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Oncogene

Stromal fibroblasts facilitate cancer cell invasion by a novel invadopodia-independent matrix degradation process.


PMID 25982272

Abstract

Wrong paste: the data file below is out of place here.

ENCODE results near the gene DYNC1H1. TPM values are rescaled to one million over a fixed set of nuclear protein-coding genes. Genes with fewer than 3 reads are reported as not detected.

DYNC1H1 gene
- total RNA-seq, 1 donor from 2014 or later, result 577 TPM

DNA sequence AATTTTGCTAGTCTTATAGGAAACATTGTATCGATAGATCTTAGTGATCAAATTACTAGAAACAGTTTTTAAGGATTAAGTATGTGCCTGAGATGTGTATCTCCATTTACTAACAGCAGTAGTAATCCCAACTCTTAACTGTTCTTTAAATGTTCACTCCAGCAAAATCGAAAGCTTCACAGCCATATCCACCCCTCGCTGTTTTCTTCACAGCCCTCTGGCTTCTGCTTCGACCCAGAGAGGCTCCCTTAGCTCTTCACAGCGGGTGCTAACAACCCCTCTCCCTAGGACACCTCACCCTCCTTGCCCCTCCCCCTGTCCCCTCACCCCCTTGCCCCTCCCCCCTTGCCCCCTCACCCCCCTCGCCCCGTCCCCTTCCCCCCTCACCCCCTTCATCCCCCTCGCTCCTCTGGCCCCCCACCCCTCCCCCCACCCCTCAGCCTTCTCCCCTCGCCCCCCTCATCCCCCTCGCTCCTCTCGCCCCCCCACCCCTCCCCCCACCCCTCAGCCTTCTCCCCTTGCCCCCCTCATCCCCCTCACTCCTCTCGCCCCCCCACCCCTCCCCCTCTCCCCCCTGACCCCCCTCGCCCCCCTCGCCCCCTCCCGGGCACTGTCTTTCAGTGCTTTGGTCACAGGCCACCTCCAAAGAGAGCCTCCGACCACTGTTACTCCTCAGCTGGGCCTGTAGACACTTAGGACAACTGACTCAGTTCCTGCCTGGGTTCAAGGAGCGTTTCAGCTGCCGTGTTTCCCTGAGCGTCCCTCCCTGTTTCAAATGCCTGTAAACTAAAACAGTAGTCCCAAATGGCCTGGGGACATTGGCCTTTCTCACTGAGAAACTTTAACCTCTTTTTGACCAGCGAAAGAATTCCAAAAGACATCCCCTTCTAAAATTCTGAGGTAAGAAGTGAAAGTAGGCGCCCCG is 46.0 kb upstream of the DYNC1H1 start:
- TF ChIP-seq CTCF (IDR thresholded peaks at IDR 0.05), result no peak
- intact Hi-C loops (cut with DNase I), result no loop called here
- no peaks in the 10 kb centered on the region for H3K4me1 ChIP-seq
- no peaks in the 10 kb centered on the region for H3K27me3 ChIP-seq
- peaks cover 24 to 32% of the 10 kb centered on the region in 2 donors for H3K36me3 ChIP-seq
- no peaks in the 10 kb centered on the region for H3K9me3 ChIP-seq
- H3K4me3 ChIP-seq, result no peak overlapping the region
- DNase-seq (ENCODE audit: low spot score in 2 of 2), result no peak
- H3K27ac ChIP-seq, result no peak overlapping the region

Metastatic invasion of tumors into peripheral tissues is known to rely upon protease-mediated degradation of the surrounding stroma. This remodeling process uses complex, actin-based, specializations of the plasma membrane termed invadopodia that act both to sequester and release matrix metalloproteinases. Here we report that cells of mesenchymal origin, including tumor-associated fibroblasts, degrade substantial amounts of surrounding matrix by a mechanism independent of conventional invadopodia. These degradative sites lack the punctate shape of conventional invadopodia to spread along the cell base and are reticular and/or fibrous in character. In marked contrast to invadopodia, this degradation does not require the action of Src kinase, Cdc42 or Dyn2. Rather, inhibition of Dyn2 causes a marked upregulation of stromal matrix degradation. Further, expression and activity of matrix metalloproteinases are differentially regulated between tumor cells and stromal fibroblasts. This matrix remodeling by fibroblasts increases the invasive capacity of tumor cells, thereby illustrating how the tumor microenvironment can contribute to metastasis. These findings provide evidence for a novel matrix remodeling process conducted by stromal fibroblasts that is substantially more effective than conventional invadopodia, distinct in structural organization and regulated by disparate molecular mechanisms.

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